Hidden Danger of Hand, Foot, and Mouth Disease: Recognizing 4 Warning Signs of Complications

Hand-foot-and-mouth disease has the potential to cause severe complications such as encephalitis, myocarditis, and pulmonary edema, which, if not detected and treated promptly, could lead to a fatal outcome.


According to Dr. Phan Thi Thu Minh, from the Pediatrics and Neonatal Department at the Viet Phap Hospital, Hanoi, the months from 4 to 6 and from 9 to 12 are high-risk periods for the spread of hand-foot-and-mouth disease. If schools fail to maintain proper environmental hygiene, the disease can spread rapidly.

In conditions of high humidity to the point of saturation, the air condenses into water vapor, especially on surfaces such as floors, glass doors, clothes, and other objects, creating ideal conditions for the growth of mold and viruses. This increases the rate of spread of infectious diseases including hand-foot-and-mouth disease, thereby increasing the risk of infection.

Since young children often have the habit of sucking on and sharing toys, they are easily infected with hand-foot-and-mouth disease. In addition, due to frequent close contact and lack of knowledge on how to prevent it, children are even more susceptible to this disease.

Hand-foot-and-mouth disease is usually not very severe, causing only fever for a short time along with some characteristic signs. However, there have been cases where many children contracted this disease and developed complications with discreet peripheral symptoms, making it difficult to detect.

Hand-foot-and-mouth disease is usually not very severe, causing only fever for a short time along with some characteristic signs

The following are some warning signs to look out for indicating that your child may be experiencing complications from hand-foot-and-mouth disease.

Non-specific systemic symptoms

When a child first gets sick, the first sign may be a high fever above 38.5 degrees Celsius, which lasts for more than 48 hours and does not decrease when fever-reducing medication is used. In addition, the child may also feel pain in the throat and mouth, leading to discomfort and loss of appetite.

About 1 to 2 days after the fever appears, blisters may develop in the mouth, throat, or both, which is the next symptom of the disease.

The child has unexplained startled responses 2 times within 30 seconds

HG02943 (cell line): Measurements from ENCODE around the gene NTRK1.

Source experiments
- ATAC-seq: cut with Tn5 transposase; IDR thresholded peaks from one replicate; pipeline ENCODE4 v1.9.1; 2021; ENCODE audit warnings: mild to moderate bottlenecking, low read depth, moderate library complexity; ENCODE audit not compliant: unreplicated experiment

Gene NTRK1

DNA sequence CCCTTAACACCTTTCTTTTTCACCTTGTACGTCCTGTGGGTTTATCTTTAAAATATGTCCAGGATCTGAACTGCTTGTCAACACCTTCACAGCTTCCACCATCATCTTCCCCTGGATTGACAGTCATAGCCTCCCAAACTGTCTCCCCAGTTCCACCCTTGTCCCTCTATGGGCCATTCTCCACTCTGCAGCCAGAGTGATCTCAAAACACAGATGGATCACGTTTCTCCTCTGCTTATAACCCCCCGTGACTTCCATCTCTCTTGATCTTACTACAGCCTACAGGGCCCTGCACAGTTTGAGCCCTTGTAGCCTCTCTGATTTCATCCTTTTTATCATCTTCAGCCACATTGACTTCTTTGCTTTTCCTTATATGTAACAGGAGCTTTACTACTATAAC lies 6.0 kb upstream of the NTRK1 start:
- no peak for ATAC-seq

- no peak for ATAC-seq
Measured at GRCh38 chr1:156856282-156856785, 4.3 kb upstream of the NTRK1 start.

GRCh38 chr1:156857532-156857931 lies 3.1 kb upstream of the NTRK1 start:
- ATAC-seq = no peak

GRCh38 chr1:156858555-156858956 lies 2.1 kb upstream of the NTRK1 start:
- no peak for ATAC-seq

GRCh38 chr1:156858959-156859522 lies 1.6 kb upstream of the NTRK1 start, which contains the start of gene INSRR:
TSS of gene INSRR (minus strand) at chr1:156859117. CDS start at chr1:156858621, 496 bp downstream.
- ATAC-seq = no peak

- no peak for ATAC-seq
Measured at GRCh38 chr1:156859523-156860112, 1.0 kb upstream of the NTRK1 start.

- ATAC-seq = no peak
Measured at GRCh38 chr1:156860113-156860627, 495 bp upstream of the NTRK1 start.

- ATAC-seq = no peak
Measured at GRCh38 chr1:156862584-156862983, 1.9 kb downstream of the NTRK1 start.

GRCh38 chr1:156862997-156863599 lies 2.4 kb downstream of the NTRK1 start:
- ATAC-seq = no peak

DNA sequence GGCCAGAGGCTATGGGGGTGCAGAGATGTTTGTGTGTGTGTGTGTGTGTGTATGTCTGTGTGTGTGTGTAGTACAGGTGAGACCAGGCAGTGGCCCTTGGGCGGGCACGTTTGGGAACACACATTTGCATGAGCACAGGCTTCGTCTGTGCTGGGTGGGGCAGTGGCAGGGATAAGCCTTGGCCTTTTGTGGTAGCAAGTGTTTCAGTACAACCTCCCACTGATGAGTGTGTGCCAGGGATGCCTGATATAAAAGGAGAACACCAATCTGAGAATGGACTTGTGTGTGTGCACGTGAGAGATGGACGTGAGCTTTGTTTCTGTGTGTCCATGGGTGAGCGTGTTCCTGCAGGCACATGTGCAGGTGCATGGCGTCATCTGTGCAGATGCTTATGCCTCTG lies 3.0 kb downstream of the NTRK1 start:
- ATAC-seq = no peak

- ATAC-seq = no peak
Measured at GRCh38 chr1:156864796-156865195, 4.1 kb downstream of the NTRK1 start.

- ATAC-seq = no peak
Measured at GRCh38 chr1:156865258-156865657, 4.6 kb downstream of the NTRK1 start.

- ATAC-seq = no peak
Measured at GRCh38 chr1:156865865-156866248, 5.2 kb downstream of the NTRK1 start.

Parents need to monitor whether there is an increase in unexplained startled responses in the child. A child having more than 2 involuntary startled responses within half a minute could be a sign of neurological toxicity. In severe cases, the child may experience continuous startled responses, even during deep sleep.

Parents need to monitor whether there is an increase in unexplained startled responses in the child

The child cries inconsolably for a long time

Children may exhibit restlessness, cry continuously, or even cry all night without falling asleep. Every 15-20 minutes, the child may wake up and start crying loudly, making it very difficult to comfort them.

The child has difficulty breathing, vomits frequently, has difficulty swallowing, has weak limbs, and walks unsteadily

If the child develops red spots and blisters on the hands, feet, buttocks, knees, or mouth ulcers, along with any other symptoms such as vomiting, irregular breathing, twitching hands or feet, unsteady movement, or difficulty keeping balance while sitting, parents need to take their child to the hospital immediately.

While skin manifestations such as erythema and vesicles can aid in initial diagnosis, they do not fully reflect the severity of the disease. It is important to pay special attention to skin lesions that may not be immediately recognizable. Children with suspicious symptoms of complications should be carefully evaluated by a doctor and may need to be hospitalized for timely treatment.

Frequently asked questions

High humidity, leading to water vapor condensation on surfaces, creates an ideal environment for mold and viruses to thrive. This increases the risk of infectious diseases, including hand-foot-and-mouth disease.

Young children often suck on and share toys, facilitating the spread of the disease. Additionally, they frequently engage in close contact and may lack knowledge about prevention methods, making them more vulnerable.

Typically, it causes a short-term fever and some characteristic signs. However, it can lead to complications in some cases, with discreet peripheral symptoms that make detection challenging.

Warning signs include a high fever above 38.5 degrees Celsius lasting over 48 hours, throat and mouth pain, blisters in the mouth and/or throat, increased involuntary startled responses, inconsolable crying, difficulty breathing, frequent vomiting, difficulty swallowing, weak limbs, and unsteady walking.

While skin manifestations like erythema and vesicles can aid initial diagnosis, they don’t always reflect the severity of the disease. It’s crucial to pay attention to less obvious skin lesions and seek medical evaluation for suspicious symptoms to ensure timely treatment.
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